I can remember a room in my grandparent's home that was filled with books. I would spend hours perusing their personal library, discovering all sorts of interesting images and and ideas. Later, when they had passed, I acquired some of these books, along with boxes of hand-written letters addressed to family members, friends and clergy. Each one revealed a new layer of understanding about my beloved elders. These material items often last for centuries. They may be lost and rediscovered or passed down through the generations to reveal a connection to or a trait in common with an individual not unlike ourselves, who occupied a misty past.
It is not anachronistic to maintain that there is room and
indeed a need for both digital and printed books to exist.
Digital files on the other hand are like vapor. They can be destroyed by a keystroke, or remain on the hard drive of a computer that resides at the bottom of a landfill. And they cannot be reanimated without the assistance of the appropriate device and compatible version of software, not to mention, a power supply. They show no age and therefore, retain no sentimental value, (which can be understood as the total sum of all the hands that have touched it and all the eyes that have seen it). They have no scent or heft, they don't register on the frequency of our senses. They are "virtual". Meaning, almost imaginary, fleeting and ephemeral. And yet, our diminishing attention spans and growing penchant for immediate gratification has allowed this silent revolution to take hold.
Though it may seem an extreme position, I see the digitization of everything as akin to the spreading of a virus. A digital code is not unlike a virus: a strand of information, which, when used indiscriminately, has the power to disrupt or destroy any system it inhabits. And while our digital revolution has certainly ushered in an era of rapid communication and computation, with clear advantages for medicine, science, finance and education, it also threatens to destroy the very fabric upon which our human experience is recorded. Therefore, I believe that it is not anachronistic to maintain there is a room and indeed a need for both digital and printed books to exist. And as a culture, if we don't arrive to that conclusion soon, it may be too late.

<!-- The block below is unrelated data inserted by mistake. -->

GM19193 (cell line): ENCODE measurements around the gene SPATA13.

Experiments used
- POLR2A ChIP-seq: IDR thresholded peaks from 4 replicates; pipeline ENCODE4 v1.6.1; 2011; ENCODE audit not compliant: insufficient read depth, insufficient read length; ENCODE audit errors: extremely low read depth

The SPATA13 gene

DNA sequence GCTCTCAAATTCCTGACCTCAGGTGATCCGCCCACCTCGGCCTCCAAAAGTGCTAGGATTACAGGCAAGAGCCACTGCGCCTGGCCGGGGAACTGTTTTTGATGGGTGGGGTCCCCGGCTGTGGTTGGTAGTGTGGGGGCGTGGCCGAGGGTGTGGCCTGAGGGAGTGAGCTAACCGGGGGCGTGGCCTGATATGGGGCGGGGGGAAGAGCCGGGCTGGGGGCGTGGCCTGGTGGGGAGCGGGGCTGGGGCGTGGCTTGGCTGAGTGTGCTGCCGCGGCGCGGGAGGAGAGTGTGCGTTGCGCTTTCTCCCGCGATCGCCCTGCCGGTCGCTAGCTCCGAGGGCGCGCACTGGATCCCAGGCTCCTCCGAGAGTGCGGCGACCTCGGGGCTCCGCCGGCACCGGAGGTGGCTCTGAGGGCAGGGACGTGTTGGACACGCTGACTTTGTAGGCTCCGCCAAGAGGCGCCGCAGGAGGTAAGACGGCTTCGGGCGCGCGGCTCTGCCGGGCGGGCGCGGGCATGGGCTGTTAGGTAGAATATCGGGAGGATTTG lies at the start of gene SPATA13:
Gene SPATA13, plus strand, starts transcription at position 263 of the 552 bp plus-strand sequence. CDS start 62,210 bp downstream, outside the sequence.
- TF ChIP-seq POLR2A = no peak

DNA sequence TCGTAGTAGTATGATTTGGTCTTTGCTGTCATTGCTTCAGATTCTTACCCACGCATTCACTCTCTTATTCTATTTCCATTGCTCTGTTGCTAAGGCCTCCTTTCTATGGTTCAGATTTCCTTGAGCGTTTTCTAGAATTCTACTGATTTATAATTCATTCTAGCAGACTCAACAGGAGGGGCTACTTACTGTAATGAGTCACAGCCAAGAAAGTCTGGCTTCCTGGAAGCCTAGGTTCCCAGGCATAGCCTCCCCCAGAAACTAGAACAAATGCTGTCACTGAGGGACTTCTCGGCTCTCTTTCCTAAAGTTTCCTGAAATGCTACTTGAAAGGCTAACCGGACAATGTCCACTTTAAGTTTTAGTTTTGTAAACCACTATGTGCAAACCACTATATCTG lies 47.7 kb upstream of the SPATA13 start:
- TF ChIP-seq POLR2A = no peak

The final generation that bought, coveted and collected printed books are reaching their golden years and passing on. Their precious libraries are either thrown away by family members clearing out the old homestead or set out on the curb for Salvation Army to recycle for pennies a ton. It is time we act to keep these disappearing treasures from falling into the abyss of history.
Printed (physical) books are on the endangered species list. The once large chains like Borders and Crown Books, which carried thousands of titles are gone. Barnes and Noble has managed to hang on for now, due in part to the fact that they have no real competition in the brick and mortar sector of the economy. For small, independent bookstores however, the future is even more bleak. Many continue to reduce their inventory through fire sales and close their doors for good. And when a small town loses its bookstore, many feel it loses its intellectual center.
We at Enlightened Paths spend hours searching for and contemplating the fate of these fine works of art and literature. We recognize the significance of books and printed materials as an anchor that helps us maintain an intellectual and emotional integration with our past, when the winds of change threaten to blow us off course. Their sight, scent and tangibility along with the projection of their author's deepest sentiments, make them among the most engaging creations humanity has ever produced.
Help us keep printed books in the mainstream.
We maintain a growing and evolving collection of the finest books available anywhere at our Online Store. When we acquire them, they're cleaned, preserved and priced to make them accessible to any book lover or collector.
Please tell us and others how you may have been influenced either positively or negatively by this article. We'd love to know if you also feel it's time to reconsider the intrinsic value of real books.
Thanks for reading
Visit our store today.